But there are also many examples of rural churches on the rebound. Almost without exception, those finding new opportunities in changing circumstances follow the cardinal rule of congregational rebirth everywhere: know thy community. “God’s out there whether we are involved or not,” says Rev. Harry Oussoren, the General Council official in charge of congregational ministries. “If people are not aware of their context, they are missing out on what God is doing.” Congregations intent on simply “hanging on” won’t last. “If you’re looking inward at survival and maintenance then there’s not much purpose there.”

Often, the process of adapting begins with challenging conventional wisdom that has prevailed for decades. Like countless small communities on the Prairies, the southwest Saskatchewan town of Abbey struggled for years with the crisis in agriculture and the perception that it was doomed. Then retirees from British Columbia began to look for places where their real estate dollars might go further and resource companies began to probe the landscape for new sources of natural gas. The net effect was an influx of new people — and a chance for area churches to reinvent themselves.

“A lot of people are moving in, and we need to be open to them,” says Rev. Catherine Christie of the Abbey-Lancer-Portreeve (Sask.) pastoral charge. Transforming itself from “the last institution the community can trust” into a renewed community focal point with open doors and an open mind is “a continuing challenge,” she says.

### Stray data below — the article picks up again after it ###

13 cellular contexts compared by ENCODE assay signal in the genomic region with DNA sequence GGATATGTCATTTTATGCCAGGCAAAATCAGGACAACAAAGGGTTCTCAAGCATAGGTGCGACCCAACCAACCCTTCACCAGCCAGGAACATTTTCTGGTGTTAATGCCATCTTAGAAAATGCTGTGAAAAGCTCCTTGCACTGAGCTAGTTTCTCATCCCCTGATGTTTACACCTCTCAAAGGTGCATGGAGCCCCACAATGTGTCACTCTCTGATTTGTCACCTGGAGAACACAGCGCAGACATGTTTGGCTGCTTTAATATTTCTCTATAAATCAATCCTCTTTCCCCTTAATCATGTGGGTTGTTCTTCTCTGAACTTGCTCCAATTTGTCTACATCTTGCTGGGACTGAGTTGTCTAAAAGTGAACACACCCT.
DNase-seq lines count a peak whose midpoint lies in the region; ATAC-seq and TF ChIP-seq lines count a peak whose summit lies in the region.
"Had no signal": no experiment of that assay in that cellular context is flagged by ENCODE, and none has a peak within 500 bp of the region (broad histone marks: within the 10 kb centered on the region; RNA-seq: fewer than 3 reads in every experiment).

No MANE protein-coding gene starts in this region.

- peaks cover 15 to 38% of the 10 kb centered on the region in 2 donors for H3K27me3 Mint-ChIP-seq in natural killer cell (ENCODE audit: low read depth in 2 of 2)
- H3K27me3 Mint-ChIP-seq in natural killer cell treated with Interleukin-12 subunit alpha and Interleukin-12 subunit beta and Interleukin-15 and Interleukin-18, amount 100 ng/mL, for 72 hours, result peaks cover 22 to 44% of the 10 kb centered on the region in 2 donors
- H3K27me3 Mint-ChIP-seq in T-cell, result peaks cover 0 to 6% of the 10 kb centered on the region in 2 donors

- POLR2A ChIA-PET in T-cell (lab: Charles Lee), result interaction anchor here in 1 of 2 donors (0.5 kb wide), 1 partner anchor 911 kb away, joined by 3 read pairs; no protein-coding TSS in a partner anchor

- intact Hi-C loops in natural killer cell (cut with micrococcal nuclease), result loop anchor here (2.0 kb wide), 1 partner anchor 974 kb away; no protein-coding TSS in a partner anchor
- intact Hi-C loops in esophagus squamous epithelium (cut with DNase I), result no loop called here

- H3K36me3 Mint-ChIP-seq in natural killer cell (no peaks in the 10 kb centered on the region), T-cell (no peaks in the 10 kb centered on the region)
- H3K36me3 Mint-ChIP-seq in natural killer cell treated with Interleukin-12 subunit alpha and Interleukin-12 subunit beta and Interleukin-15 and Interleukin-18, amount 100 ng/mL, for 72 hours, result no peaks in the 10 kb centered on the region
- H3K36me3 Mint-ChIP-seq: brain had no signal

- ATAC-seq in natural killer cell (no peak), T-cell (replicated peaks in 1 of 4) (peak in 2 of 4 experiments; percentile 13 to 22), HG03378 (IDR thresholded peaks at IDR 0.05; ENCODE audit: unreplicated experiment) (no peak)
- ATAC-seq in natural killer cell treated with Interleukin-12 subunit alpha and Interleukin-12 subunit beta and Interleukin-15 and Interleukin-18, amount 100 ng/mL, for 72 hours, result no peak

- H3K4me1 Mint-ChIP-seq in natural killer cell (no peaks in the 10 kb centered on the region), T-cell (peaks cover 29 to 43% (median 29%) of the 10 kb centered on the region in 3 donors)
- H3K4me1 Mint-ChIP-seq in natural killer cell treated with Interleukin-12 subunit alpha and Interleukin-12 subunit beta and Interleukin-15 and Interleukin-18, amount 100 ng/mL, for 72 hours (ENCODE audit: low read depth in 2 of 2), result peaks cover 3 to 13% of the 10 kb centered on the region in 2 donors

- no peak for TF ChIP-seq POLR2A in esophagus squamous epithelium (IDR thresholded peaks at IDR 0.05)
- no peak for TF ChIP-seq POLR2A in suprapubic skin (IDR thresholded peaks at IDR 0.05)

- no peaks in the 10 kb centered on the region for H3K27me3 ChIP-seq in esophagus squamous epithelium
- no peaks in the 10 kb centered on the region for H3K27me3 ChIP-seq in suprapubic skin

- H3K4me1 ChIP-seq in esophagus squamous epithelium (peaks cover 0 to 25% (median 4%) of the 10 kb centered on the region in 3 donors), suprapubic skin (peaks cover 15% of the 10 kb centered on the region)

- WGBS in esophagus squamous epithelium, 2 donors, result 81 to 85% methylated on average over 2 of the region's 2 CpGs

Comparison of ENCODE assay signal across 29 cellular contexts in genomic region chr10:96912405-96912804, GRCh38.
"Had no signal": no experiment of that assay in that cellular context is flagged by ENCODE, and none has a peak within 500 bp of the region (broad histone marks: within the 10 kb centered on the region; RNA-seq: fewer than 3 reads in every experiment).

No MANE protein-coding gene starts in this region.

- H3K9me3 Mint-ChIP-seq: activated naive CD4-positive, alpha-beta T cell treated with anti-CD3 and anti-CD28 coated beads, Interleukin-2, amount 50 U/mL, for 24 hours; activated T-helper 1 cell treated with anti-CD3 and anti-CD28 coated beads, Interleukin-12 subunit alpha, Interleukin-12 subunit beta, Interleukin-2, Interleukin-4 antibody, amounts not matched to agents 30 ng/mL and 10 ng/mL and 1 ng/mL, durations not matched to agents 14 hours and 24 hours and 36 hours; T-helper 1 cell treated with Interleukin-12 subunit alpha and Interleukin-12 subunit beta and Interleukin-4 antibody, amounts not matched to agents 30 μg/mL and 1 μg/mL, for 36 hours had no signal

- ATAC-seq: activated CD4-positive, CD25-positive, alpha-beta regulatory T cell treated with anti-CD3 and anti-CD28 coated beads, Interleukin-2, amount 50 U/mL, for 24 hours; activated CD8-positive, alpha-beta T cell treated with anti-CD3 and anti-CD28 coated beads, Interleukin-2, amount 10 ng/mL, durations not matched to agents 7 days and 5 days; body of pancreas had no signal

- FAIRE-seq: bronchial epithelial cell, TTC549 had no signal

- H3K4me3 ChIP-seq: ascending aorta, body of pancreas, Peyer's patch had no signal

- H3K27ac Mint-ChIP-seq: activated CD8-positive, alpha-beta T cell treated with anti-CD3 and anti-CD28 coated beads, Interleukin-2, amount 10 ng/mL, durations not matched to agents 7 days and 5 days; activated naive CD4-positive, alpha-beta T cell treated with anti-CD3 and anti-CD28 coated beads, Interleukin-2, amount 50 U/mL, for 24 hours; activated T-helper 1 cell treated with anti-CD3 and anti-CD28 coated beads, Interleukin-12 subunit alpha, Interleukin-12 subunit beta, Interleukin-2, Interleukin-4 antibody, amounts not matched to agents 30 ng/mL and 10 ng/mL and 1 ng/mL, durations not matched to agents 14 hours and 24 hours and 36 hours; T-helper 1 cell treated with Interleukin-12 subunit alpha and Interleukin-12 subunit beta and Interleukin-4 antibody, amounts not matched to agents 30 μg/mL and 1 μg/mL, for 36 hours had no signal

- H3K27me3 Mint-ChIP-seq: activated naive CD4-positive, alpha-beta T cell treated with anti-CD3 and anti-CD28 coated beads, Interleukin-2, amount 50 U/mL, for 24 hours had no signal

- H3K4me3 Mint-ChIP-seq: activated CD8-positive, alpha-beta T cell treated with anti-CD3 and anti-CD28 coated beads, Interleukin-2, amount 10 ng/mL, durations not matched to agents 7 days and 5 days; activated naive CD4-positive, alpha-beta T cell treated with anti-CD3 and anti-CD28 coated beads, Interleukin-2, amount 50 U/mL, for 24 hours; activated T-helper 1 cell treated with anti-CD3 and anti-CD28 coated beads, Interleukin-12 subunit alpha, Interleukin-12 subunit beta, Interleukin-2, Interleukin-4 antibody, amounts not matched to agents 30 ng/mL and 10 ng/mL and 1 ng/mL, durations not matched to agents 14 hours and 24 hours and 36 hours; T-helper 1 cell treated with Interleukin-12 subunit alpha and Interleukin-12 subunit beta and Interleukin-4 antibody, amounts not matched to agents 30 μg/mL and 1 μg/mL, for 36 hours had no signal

The newcomers don’t always attend worship regularly, but fundraisers and other church events that generate a lot of support are encouraging signs of the church’s rising profile in the community, says Christie.

The more churches get involved in their changing communities, the more likely communities will eventually get involved in the church. That’s true not just on the Prairies but just about everywhere else in rural Canada.

In Quebec’s Eastern Townships, the English-speaking population is declining and francophones are moving in. Traditionally, the Danville-Asbestos (Que.) charge has been an anglophone congregation. But recently it began attracting francophones and now offers worship, wedding and funeral services in Quebec’s official language. And members are becoming more active in area business and community development groups.